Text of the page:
> >Just wondering what the proper usage is for heading tags.

    >
    > There is none. Zilch. Nada.


    There is. ISO HTML tells you you must start with H1 and not skip any
    levels. This is actually a real standard.

    --
    Kris
    <> (nl)
     
    Kris, Oct 16, 2004
    #13
  14. Noozer

    Neal Guest

    On Sat, 16 Oct 2004 13:14:25 +0200, Kris <>
    wrote:

    > In article <>,
    > Andy Dingley <> wrote:
    >
    >> >Just wondering what the proper usage is for heading tags.

    >>
    >> There is none. Zilch. Nada.

    >
    > There is. ISO HTML tells you you must start with H1 and not skip any
    > levels. This is actually a real standard.


    ... if you code to ISO. If you don't, it's irrelevent.
     
    Neal, Oct 16, 2004
    #14
  15. Noozer

    Andy Dingley Guest

    On Sat, 16 Oct 2004 13:14:25 +0200, Kris
    <> wrote:

    >There is. ISO HTML tells you you must start with H1 and not skip any
    >levels. This is actually a real standard.


    Yes, but it's an ISO standard and they smell.


    Our weapon is unswerving allegiance to the W3C !
     
    Andy Dingley, Oct 16, 2004
    #15
  16. Andy Dingley <> wrote:

    > On Sat, 16 Oct 2004 13:14:25 +0200, Kris
    > <> wrote:
    >
    >>There is. ISO HTML tells you you must start with H1 and not skip any
    >>levels. This is actually a real standard.

    >
    > Yes, but it's an ISO standard and they smell.
    >
    > Our weapon is unswerving allegiance to the W3C !


    .... and her mighty state of Xhysteria. And the W3C virtually ridicules
    structured use of headings as nitpicking:

    "Some people consider skipping heading levels to be bad practice. They
    accept H1 H2 H1 while they do not accept H1 H3 H1 since the heading level
    H2 is skipped."
    http://www.w3.org/TR/html4/struct/global.html#edef-H1

    As usual, the HTML 2.0 specification (oddly hosted by the W3C in a
    primitive hypertext format) is a great improvement over its successors:

    "The six heading elements, H1 through H6, denote section headings.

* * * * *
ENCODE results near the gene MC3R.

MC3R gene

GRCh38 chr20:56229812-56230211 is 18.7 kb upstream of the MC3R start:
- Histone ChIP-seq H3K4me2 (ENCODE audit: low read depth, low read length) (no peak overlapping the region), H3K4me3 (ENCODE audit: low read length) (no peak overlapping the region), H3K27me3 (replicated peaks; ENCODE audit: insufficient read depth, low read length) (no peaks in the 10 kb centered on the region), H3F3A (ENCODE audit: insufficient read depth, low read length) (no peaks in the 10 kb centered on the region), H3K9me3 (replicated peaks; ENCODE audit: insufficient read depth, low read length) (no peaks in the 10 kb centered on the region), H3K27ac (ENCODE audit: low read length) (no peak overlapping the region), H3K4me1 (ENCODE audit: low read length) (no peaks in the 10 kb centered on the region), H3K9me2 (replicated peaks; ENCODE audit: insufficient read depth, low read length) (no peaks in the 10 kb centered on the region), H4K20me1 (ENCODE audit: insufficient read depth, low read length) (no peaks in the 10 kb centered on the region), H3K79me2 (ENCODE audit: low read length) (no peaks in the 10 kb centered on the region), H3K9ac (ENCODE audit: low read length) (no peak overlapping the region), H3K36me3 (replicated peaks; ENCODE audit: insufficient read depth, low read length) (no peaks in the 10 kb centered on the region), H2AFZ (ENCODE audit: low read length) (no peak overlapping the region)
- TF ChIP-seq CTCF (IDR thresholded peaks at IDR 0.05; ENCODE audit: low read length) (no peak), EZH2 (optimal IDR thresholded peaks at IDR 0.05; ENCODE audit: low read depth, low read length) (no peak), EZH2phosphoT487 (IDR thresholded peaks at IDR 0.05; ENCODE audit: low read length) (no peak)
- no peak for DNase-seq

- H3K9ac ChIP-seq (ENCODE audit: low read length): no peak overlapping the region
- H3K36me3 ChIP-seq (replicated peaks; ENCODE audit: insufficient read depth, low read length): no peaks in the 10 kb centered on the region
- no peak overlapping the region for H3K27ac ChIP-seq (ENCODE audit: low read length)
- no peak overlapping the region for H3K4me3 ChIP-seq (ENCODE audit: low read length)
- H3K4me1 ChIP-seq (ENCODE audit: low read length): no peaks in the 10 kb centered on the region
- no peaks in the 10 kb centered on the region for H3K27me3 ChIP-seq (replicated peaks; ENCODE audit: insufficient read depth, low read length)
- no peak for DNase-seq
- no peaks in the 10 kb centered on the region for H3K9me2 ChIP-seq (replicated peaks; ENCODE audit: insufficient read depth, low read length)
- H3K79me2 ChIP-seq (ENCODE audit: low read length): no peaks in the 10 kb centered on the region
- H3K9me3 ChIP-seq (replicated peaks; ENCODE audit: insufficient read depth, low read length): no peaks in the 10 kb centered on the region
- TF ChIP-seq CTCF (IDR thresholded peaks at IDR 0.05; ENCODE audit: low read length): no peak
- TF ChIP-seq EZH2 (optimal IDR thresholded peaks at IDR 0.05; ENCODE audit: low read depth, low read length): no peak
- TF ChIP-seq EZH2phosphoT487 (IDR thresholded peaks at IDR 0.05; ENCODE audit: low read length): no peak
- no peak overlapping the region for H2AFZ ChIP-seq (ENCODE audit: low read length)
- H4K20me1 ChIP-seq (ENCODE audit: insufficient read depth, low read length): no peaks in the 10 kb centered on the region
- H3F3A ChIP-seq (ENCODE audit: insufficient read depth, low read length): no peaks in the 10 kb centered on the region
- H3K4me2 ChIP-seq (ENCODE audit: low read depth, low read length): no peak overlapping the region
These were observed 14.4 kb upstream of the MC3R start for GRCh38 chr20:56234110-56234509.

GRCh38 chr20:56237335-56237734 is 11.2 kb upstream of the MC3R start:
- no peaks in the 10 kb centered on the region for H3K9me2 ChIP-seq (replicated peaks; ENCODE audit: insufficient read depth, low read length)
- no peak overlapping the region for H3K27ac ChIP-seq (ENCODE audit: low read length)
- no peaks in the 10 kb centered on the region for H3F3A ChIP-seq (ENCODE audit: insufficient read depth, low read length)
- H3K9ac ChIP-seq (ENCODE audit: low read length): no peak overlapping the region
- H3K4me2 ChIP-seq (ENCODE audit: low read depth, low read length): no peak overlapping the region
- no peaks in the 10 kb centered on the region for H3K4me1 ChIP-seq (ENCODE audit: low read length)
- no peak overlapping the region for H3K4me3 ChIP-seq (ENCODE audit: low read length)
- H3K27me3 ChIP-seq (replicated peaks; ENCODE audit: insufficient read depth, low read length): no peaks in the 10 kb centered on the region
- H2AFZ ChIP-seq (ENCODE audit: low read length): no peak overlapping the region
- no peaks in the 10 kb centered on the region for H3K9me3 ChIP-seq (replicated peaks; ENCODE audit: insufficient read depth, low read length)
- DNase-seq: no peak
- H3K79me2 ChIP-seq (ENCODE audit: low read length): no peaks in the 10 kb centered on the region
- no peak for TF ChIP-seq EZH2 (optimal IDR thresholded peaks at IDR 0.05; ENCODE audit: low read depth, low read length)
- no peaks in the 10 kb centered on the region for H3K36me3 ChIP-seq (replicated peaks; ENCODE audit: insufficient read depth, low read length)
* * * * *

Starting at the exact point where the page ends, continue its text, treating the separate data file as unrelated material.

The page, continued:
Although the order and occurrence of headings is not constrained by the
    HTML DTD, documents should not skip levels (for example, from H1 to H3),
    as converting such documents to other representations is often
    problematic."
    http://www.w3.org/MarkUp/html-spec/html-spec_5.html#SEC5.4

    Note the lack of misleading babble about "importance" there.

    --
    Yucca, http://www.cs.tut.fi/~jkorpela/
    Pages about Web authoring: http://www.cs.tut.fi/~jkorpela/www.html
     
    Jukka K. Korpela, Oct 18, 2004
    #16
  17. Noozer

    Neal Guest

    On Mon, 18 Oct 2004 06:24:46 +0000 (UTC), Jukka K. Korpela
    <> wrote:

    > "Some people consider skipping heading levels to be bad practice. They
    > accept H1 H2 H1 while they do not accept H1 H3 H1 since the heading level
    > H2 is skipped."
    > http://www.w3.org/TR/html4/struct/global.html#edef-H1


    This is a set-off note to the section on headings, in fairness to the
    reader.
    > ...
    > "The six heading elements, H1 through H6, denote section headings.
    > Although the order and occurrence of headings is not constrained by the
    > HTML DTD, documents should not skip levels (for example, from H1 to H3),
    > as converting such documents to other representations is often
    > problematic."
    > http://www.w3.org/MarkUp/html-spec/html-spec_5.html#SEC5.4


    Actually, these together are very illustrative. I tend to try to see the
    HTML4 explanations with an eye for history, seeing them as written by, and
    for, people familiar with the earlier recommendations.

    > Note the lack of misleading babble about "importance" there.


    .... which we see in the 3.2 recommendation...

    "H1, H2, H3, H4, H5 and H6 are used for document headings. You always need
    the start and end tags. H1 elements are more important than H2 elements
    and so on, so that H6 elements define the least important level of
    headings."
    http://www.w3.org/TR/REC-html32#headings

    .... as well as in the 4.01 you quoted above.

    To me, this implies that headings were originally intended in terms of
    "level" - the H1 was the most encompassing heading on the page, H2 the
    next after, etc. Later, they got wishy-washy and allowed for the headings
    to be used out of typical term-paper order - as the original internet was
    mainly academic papers, it would make sense to follow academic procedures,
    but they are now nodding toward the more commercial aspects of the
    internet.

    Me, I prefer following a very strict ordering of headings. One H1 per
    page. The page is divided up into H2's, allowing for a prolog before the
    first H2. H2 sections can be similarly divided up into H3's.

    But, it would seem that, although this method is very usable and works
    well in any situation, the W3C have pandered to the average author who
    knows nothing of the history of the internet.

    I'd characterize that as sad, but is it? Perhaps not. Perhaps strict
    adherance to ordered headings is not a necessity of a good web page. Until
    I am convinced of that, though, I'll continue using strict ordering of my
    headings.
     
    Neal, Oct 18, 2004
    #17